Strawberry (Cao Mei)
Botanical Name: Fragaria vesca (Wild Strawberry), F. ananassa (Garden Strawberry)
Shaped like a heart, strawberries are not only a delicious fruit, but both varieties (wild and garden) are well known for their antioxidant properties that can help support heart health and regulate blood sugar levels. One whole cup of strawberries contains less than 50 calories. Strawberry leaves are used medicinally to treat fevers, gout, and aid bowel regularity.
Below is an overview of Strawberry (Cao Mei), combining and interpreting the best of Western Science, Traditional Chinese Medicine (TCM), Shamanism, Folklore and more. Gain a balanced and thorough understanding of the healing properties of Strawberry (Cao Mei).
Western Name: Strawberry
Also Known As: Wild Strawberry, Alpine Strawberry
Organs/Systems: Skin, Heart, Intestines
Key Western Actions & Medicinal Uses: Fruit – Antioxidant, Anti-inflammatory, Anticancer, Aphrodisiac. Cardiovascular support, lowers blood pressure, blood sugar regulation, reduces risk of type II diabetes, helps prevent breast, cervical, colon and esophageal cancer, improve inflammatory bowel problems (including Crohn’s disease), arthritis, inflamed eyes
Leaves – Astringing, Laxative, Diuretic, Anti-aging. Diarrhea, fevers, rheumatic gout, night sweats, urinary tract infections (UTIs), fatigue.
Pin Yin: Cao Mei
Also Known As: N/A
Meridians: Spleen, Lung, Intestines
Key TCM Actions & Medicinal Uses: Eliminates Wind/Lubricates the Lungs/Promotes Body Fluids: stop coughing, dry cough, sore throat, difficult urination, quench thirst. Tonifies the Spleen/Detoxes: poor appetite, detox from alcohol, moisten the intestines. Soothes the Skin: sunburn, wheals, age spots.
Parts Most Frequently Used: Berry, Leaves, Roots
Flavors/Temps: Cold, Sweet
History/Folklore: The name “strawberry” has been attributed to the practice of placing straw under the plants during cultivation when the berries are ripening to help keep pests away. In fact, the name derives from the verb “strew,” referring to the tangle of vines which the plant strews along the ground while growing.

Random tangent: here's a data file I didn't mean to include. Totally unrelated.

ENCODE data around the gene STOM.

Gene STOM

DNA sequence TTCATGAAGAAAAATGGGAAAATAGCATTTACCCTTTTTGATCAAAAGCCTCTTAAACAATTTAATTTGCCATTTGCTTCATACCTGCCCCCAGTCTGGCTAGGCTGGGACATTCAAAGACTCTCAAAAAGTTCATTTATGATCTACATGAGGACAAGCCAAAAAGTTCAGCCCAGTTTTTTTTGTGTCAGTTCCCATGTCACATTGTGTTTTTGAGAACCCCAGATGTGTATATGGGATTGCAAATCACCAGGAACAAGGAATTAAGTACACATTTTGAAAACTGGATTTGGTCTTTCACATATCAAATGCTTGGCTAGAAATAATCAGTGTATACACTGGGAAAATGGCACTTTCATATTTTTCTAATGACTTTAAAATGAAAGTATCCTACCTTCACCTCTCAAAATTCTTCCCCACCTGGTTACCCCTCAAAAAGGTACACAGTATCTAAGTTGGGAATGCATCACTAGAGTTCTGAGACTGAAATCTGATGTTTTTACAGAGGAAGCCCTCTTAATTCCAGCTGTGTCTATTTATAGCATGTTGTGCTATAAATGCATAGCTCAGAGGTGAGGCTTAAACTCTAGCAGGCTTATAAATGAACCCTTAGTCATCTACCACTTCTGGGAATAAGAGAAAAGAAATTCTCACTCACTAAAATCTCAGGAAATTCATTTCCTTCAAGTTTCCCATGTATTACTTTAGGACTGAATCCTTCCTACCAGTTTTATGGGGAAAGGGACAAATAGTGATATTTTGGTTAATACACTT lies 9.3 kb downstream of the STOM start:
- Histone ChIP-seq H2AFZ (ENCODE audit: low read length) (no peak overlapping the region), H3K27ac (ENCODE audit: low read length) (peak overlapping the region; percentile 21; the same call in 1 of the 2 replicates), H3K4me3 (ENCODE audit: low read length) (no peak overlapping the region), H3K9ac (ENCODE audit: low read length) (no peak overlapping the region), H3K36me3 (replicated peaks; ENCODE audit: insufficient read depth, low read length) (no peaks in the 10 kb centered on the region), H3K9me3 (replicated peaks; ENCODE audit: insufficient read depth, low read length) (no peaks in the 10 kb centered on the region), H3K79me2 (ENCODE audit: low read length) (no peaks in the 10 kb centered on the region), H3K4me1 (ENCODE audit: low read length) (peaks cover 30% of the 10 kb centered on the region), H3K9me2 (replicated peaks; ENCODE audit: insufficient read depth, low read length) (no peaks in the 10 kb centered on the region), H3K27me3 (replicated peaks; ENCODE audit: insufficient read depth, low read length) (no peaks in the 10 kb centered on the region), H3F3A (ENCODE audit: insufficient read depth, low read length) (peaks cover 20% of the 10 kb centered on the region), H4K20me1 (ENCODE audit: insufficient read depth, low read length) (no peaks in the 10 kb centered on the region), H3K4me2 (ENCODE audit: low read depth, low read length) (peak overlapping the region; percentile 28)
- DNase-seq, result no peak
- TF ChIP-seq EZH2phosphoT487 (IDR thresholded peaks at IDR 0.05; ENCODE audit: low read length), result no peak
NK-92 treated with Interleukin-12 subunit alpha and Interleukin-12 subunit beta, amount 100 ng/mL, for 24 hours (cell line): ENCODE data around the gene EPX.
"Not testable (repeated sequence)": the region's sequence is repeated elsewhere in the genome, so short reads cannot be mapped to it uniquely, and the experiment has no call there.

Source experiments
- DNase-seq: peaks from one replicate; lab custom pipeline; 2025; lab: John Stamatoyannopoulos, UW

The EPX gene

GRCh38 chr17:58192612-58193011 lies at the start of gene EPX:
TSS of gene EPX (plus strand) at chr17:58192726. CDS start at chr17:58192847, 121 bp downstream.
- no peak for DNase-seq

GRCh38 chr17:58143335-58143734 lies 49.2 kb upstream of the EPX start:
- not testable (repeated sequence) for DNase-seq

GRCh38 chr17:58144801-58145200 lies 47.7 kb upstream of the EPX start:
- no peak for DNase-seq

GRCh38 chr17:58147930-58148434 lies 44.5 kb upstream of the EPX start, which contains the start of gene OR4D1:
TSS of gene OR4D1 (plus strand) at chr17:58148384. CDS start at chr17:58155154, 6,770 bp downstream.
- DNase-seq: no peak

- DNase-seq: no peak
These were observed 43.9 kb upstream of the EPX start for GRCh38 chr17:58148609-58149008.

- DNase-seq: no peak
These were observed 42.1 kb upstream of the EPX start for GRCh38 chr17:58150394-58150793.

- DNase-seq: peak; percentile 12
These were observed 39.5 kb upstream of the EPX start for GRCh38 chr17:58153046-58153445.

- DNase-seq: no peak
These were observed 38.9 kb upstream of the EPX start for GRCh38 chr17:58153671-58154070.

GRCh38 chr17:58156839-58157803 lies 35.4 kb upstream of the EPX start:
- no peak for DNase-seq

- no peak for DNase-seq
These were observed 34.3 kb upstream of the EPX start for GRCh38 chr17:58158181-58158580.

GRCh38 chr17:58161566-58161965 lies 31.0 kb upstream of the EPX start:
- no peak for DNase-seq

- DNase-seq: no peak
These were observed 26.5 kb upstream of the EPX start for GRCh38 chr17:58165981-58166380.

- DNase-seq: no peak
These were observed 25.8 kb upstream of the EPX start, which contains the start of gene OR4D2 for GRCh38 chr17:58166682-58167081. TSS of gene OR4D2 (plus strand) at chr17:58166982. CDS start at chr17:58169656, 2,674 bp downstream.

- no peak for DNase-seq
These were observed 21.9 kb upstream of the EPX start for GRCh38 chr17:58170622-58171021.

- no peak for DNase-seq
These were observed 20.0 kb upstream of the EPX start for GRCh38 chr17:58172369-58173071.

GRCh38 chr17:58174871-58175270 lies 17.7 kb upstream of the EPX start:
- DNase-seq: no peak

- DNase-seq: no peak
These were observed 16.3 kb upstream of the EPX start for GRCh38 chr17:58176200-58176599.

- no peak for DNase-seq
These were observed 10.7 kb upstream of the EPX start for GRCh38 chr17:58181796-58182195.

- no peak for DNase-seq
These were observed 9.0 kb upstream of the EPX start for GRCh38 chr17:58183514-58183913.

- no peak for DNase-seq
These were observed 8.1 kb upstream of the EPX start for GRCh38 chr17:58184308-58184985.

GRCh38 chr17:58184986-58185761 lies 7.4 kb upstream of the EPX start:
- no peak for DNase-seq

Strawberries grow wild in many of the temperate regions of the world. It was not until the 18th century that strawberry cultivation began to be taken more seriously. A hybrid between a South American strawberry and a North American strawberry is what became popular due to its sweet flavor and larger size than the previously more familiar wild strawberries. Because strawberries are perishable they remained a luxury item until well into the 19th century, when railroads helped transport the fresh berries longer distances.
The first written reference to strawberries in Europe is from the 10th century. The berries were also mentioned in a play by Ben Johnson in the 15th century.
Current research indicates that strawberries retain their vitamin C levels for only the first few days of freshness, after that the vitamin C levels drop dramatically. Strawberries are freshest when they are vibrant and pinkish-red.
New studies are also revealing that strawberries are able to help prevent blood sugar spikes despite their sugar content, helping to regulate proper blood sugar levels.
An old traditional recipe for strawberries takes advantage of the malic acid in the berries using them to remove discoloration from badly yellowed teeth. Mashed and mixed with a bit of bicarbonate of soda, the mixture was left to sit on the teeth for about 5-8 minutes and the rinsed off with warm water. A fresh cut strawberry rubbed on the face was said to help whiten the skin and soothing sunburns.
The high levels of enzymes contained in strawberries helps them fight against the kinds of cell damage and inflammation that contribute to the aging process. A study conducted by Tufts University showed that rats exposed to radioactive energy suffered fewer aging effects (such as motor and cognitive functions) if given strawberry extracts than those rats who did not receive the extract.
The famous herbalist Culpeper recommended a wash of strawberry juice as eye-drops used for treating inflamed eyes.
Strawberries can be somewhat prolific and invasive in your garden. Wild strawberries will hurt relatively few plants, but they spread rapidly and can deplete soil of nutrients other plants craves. Borage (Borago officinalis) is a wonderful companion plant for strawberry and other plants too! Any plant in the cabbage family (broccoli, Brussels sprouts, kale, cauliflower and the like) will not do well if planted near strawberries. Likewise, tomatoes, mint and roses also do not like growing near strawberries.
Anthocyanins, Flavonols, Hydroxy-benzoic acids, Hydroxy-cinnamic acids, Tannins, Stilbenes (Reservatol), Vitamin C, Manganese, Folate (Vitamin B9), Potassium.
Top Source of Antioxidants
Strawberries rank in the top 50 sources for antioxidants. They are ranked 27th overall and 4th among fruits (behind blackberries, blueberries, and raspberries).
Packed with Vitamin C
On average eight strawberries will give you 120% of your recommended daily Vitamin C allowance.
Which Parts Can You Eat?
Strawberry roots, leaves and berries are all edible.
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